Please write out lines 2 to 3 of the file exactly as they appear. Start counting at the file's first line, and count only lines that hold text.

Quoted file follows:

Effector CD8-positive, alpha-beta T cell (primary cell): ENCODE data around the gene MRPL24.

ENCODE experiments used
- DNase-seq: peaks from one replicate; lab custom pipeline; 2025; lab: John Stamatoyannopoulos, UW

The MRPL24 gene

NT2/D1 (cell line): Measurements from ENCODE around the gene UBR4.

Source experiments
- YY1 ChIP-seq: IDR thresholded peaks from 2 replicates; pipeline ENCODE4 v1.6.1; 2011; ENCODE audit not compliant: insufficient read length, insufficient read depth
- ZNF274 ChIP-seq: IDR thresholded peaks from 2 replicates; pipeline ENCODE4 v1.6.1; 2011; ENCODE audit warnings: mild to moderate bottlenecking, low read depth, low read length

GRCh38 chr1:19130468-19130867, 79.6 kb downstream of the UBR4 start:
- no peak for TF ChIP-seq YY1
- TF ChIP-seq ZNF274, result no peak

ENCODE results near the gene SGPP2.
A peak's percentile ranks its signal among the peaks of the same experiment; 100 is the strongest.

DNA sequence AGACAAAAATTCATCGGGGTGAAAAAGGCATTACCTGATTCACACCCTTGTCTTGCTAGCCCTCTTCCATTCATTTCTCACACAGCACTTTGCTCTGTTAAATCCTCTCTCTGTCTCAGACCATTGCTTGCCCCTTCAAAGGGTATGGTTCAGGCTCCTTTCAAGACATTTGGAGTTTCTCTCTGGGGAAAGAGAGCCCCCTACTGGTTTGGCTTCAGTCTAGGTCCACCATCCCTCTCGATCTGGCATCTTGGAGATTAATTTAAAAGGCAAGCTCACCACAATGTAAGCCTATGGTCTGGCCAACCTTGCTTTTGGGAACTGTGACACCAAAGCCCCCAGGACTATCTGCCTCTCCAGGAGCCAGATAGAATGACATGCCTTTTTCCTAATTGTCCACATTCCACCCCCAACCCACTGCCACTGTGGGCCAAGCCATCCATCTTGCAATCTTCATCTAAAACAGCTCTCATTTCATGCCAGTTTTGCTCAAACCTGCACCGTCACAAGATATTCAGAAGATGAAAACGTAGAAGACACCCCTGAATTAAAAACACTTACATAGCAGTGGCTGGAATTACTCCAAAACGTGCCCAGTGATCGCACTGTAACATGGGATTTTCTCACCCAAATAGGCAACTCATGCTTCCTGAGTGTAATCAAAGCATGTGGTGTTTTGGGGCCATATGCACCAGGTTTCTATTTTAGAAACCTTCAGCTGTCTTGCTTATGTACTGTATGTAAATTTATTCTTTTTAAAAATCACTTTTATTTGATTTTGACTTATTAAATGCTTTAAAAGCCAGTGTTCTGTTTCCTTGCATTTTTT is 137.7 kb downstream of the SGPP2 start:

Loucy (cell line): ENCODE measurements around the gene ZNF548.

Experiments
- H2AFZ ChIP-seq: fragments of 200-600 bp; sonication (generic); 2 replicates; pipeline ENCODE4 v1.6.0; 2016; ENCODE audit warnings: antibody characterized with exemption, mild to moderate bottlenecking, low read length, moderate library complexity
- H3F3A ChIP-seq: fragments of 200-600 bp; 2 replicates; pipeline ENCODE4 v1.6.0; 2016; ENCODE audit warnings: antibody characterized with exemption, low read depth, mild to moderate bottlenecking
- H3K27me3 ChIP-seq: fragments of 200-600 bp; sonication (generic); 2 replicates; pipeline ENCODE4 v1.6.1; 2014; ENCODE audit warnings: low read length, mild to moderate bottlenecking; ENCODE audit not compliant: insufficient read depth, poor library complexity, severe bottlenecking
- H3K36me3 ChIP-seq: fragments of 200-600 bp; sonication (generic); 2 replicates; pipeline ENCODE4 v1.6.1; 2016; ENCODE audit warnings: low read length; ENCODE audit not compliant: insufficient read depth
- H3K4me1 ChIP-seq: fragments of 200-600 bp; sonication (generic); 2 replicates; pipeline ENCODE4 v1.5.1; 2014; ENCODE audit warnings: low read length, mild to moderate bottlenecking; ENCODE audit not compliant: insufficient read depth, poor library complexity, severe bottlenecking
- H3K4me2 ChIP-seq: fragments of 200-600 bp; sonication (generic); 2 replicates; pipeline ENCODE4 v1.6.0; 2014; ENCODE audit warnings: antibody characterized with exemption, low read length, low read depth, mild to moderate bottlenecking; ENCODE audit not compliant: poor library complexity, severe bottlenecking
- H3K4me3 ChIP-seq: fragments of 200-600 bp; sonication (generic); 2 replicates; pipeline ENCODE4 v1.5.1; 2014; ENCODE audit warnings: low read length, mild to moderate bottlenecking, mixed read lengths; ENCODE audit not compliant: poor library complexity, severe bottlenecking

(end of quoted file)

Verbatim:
ENCODE experiments used
- DNase-seq: peaks from one replicate; lab custom pipeline; 2025; lab: John Stamatoyannopoulos, UW